Thursday, May 1, 2014

HOToberfest takes a year off to refocus

Posted By on Thu, May 1, 2014 at 2:01 PM

HOToberfest founders Alan Raines (left) and Tryon Rosser

"It's virtually impossible to hit a Saturday where there's not a beer festival," Alan Raines says while sipping a Rosa Gose in Wrecking Bar's beer garden. "If you stretch 'em out and don't duplicate 'em, there's a festival about every four days within 25 miles of downtown. We have more beer festivals than any city in the country."

Indeed, there are more festivals every year, and those festivals are getting better at what they do. But along with the long-running Classic City Brew Fest in Athens and the Atlanta Cask Ale Tasting at 5 Seasons/Taco Mac Prado, Raines and Tryon Rosser's HOToberfest is one of the few that prioritizes truly rare beers.

"We're picky about the beer we have and we wanna have a great selection," Rosser says. "We feel like we're almost duplicating things [with regards to all the other festivals]. The few I've gone to, I've seen great improvement in their lists. It's pretty impressive."

So, what do you do when you pride yourself on doing something different but everyone is starting to do that "different" thing similarly? If you're Raines and Rosser, you refocus. The bad news? HOToberfest isn't happening this year. The good news? It will return in a new form in 2015.

I featured HOToberfest founders Raines and Tryon Rosser in my First Draft column last fall because they're doing something special in a city filled with beer festivals. If I may quote myself:

"After starting the East Atlanta Beer Festival in 2003, when neighboring competition was next to nothing ('We just kinda did it because we thought there should be another beer festival besides Decatur,' Raines says.), Raines and Rosser spent a few years developing HOToberfest before launching in 2008. 'We came with the perspective of wanting it to be a beer festival that beer drinkers would want to attend,' Raines says. 'To make it a little bit different. We don't want to just put out beer that anyone can go to the store and get any day.'"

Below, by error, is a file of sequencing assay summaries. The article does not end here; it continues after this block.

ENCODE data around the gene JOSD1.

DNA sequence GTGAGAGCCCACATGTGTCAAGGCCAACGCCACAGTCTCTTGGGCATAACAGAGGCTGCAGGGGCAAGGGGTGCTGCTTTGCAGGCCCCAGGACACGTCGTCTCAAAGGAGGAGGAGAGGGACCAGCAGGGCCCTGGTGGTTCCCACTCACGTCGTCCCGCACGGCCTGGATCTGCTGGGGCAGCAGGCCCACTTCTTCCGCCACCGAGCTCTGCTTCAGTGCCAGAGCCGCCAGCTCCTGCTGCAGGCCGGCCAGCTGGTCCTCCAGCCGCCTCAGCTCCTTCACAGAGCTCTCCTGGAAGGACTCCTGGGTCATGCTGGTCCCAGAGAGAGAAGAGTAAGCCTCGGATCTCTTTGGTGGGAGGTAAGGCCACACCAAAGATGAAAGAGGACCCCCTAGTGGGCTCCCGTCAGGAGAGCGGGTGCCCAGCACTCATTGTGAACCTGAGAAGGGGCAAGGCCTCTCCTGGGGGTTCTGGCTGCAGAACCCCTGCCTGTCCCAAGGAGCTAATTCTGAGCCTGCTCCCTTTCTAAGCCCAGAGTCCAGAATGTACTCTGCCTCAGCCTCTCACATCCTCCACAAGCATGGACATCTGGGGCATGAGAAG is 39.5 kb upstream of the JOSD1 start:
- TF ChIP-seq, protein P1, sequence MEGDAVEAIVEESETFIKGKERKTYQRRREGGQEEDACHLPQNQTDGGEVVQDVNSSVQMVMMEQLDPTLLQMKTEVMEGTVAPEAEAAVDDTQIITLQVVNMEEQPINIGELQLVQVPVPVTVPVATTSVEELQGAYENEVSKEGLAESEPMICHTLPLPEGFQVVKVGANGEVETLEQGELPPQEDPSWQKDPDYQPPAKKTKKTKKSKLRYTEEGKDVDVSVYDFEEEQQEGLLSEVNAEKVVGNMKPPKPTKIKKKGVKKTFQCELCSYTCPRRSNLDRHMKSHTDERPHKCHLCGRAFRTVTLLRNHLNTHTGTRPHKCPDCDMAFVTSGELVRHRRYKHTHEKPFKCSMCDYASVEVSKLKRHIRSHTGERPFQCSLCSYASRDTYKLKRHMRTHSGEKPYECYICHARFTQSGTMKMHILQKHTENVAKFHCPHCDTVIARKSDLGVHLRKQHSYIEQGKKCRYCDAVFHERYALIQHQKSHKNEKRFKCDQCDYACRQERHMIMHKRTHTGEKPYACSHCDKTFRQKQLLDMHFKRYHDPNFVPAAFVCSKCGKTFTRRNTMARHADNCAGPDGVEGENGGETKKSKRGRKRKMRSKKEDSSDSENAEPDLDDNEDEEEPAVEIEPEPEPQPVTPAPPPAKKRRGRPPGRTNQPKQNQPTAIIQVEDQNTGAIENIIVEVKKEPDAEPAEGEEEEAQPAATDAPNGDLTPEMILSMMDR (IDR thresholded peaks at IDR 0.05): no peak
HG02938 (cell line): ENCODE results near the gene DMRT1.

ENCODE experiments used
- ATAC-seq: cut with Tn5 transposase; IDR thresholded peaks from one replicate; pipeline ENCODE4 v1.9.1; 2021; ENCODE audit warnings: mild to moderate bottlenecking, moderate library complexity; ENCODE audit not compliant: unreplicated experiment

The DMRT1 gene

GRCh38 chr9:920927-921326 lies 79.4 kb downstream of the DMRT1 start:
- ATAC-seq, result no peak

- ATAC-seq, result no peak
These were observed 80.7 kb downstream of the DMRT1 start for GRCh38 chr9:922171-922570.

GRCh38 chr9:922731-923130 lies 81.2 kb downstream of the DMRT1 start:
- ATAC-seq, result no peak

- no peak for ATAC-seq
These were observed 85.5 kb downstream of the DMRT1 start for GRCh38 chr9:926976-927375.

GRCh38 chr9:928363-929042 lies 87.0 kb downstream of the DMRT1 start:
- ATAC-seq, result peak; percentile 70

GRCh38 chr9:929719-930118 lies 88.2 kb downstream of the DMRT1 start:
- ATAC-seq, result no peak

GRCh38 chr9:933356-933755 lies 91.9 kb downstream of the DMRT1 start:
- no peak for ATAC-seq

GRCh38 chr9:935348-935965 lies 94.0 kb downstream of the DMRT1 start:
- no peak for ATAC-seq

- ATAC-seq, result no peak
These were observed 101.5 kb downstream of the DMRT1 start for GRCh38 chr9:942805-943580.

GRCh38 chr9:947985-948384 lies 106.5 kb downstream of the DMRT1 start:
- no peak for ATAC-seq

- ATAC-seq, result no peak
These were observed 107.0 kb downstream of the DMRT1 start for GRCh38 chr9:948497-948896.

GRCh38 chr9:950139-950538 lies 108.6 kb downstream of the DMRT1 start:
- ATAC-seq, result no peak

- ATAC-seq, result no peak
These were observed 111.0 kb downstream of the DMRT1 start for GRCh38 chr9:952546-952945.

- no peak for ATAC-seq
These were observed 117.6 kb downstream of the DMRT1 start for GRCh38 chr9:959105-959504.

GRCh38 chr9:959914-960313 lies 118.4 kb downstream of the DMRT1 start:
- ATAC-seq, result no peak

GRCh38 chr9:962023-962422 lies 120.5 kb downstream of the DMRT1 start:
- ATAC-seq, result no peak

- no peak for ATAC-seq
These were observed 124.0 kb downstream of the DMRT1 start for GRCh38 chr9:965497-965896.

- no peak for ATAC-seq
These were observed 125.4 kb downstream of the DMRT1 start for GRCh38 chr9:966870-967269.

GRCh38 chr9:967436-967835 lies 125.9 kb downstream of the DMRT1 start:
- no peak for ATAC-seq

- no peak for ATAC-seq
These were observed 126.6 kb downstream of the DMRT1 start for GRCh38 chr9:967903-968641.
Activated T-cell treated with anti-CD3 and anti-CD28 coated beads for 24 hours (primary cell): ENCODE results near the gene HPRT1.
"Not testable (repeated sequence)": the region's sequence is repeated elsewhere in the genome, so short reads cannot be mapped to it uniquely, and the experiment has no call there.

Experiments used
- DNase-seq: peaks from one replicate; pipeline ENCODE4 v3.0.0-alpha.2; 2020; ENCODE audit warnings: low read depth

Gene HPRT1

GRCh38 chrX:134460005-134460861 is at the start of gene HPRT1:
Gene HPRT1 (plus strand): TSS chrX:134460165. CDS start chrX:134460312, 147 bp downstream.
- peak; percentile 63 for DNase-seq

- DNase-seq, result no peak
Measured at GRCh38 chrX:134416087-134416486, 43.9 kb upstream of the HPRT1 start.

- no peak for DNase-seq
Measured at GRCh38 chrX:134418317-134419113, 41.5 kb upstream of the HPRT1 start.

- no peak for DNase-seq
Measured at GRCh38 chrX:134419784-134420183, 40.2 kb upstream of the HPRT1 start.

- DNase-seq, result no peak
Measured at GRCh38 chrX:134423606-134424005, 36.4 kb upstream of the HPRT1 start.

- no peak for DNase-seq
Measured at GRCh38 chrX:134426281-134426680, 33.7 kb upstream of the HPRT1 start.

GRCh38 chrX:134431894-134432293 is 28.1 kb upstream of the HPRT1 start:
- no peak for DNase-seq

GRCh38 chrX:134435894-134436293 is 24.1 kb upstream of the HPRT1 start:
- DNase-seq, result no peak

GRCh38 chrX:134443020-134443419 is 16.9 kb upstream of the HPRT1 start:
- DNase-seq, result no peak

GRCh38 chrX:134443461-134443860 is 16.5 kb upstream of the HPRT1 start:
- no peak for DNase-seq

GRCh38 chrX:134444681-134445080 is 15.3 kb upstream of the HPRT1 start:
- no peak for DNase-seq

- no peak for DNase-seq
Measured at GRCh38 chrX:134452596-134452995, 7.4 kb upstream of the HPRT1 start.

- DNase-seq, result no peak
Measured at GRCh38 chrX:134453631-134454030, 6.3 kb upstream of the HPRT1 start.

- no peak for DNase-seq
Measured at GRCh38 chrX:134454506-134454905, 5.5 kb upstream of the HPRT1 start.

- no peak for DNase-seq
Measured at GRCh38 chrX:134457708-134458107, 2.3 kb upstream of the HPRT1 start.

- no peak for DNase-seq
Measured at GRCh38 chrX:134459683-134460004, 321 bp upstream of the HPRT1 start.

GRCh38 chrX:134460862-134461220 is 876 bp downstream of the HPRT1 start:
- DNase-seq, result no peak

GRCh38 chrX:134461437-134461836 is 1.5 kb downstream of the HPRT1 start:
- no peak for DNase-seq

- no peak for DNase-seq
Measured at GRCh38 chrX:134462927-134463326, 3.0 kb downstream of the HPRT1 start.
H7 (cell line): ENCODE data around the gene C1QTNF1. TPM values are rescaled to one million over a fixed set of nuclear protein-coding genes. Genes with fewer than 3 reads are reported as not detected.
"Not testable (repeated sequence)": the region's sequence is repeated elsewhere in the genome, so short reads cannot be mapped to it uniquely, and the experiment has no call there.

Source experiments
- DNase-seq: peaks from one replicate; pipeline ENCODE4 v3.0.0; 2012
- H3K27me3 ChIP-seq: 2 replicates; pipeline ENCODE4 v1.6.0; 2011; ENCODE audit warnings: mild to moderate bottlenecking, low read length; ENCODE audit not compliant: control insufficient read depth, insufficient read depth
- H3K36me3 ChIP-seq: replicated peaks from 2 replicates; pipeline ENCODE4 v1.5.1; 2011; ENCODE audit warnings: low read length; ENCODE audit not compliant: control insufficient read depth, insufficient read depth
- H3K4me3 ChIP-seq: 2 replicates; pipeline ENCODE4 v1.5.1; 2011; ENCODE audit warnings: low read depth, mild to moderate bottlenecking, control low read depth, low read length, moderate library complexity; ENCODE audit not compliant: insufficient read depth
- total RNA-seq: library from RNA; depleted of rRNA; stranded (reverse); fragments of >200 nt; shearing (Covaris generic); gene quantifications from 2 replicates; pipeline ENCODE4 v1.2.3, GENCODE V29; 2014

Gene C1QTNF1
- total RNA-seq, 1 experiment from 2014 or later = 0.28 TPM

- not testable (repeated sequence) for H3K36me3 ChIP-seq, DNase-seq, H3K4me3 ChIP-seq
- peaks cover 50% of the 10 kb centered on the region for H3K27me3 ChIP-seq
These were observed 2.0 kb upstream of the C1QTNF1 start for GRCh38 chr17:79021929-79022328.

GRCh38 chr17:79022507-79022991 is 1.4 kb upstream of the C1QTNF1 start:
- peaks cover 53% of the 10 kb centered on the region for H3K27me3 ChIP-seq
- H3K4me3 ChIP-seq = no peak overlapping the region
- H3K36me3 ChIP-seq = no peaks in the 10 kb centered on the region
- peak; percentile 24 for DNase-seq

For beer-geek types like Raines and Rosser, HOToberfest's rare-beer draw was its VIP cask tent. Last year's VIP section featured around 50 different barrel-aged beers from both national - Oskar Blues, Green Flash, Stone - and local - Three Taverns, Wrecking Bar, Burnt Hickory - that were rare offerings, many of them one-offs. But the size of Historic Fourth Ward Park festival (3,000 or so people, in public, with all the costs and paperwork that accompany an event of this size), including its large general admission area, ensured that very little of the money raised (Raines, Rosser and Rosser's wife put up $50,000 up front) made it into the hands of charities. Time for a reboot, then.

"Our VIP area is the best one there is, I think, of any beer festival, honestly," Raines says. "So we're going to shed the general admission, let that fade away, let the other festivals pick up that slack. Then we'll come back with just the VIP area. It will be much smaller."

Bringing the festival's size down closer to 1,000 will allow the currently unnamed new event (one working name they're considering: HOToberfest Presents The Whiskey Barrel Ball) to be held on private property, ideally at a venue with restrooms and a roof, making it more comfortable for attendees and more weatherproof against the elements. Without the general admission beer entries, the new festival will be barrel-aged only, a first for Georgia. They've got some other barrel-related ideas knocking around as well, but aren't ready to talk about them just yet. The overall idea is that it will be smaller and better, resulting in more money for the nonprofits they support, less lines for attendees, and only truly exciting beer selections.

"We want to distill it down to the core of what we're about, which is increasing awareness and elevating craft beer in Georgia," Raines says. "We think we've done that the last six years. Every year, we've tried to elevate that. That's what we're about.'"

But will it definitely happen next year? "Oh, it will be back [in 2015]," Rosser says. "We put way too much of our souls into this to let it go away."

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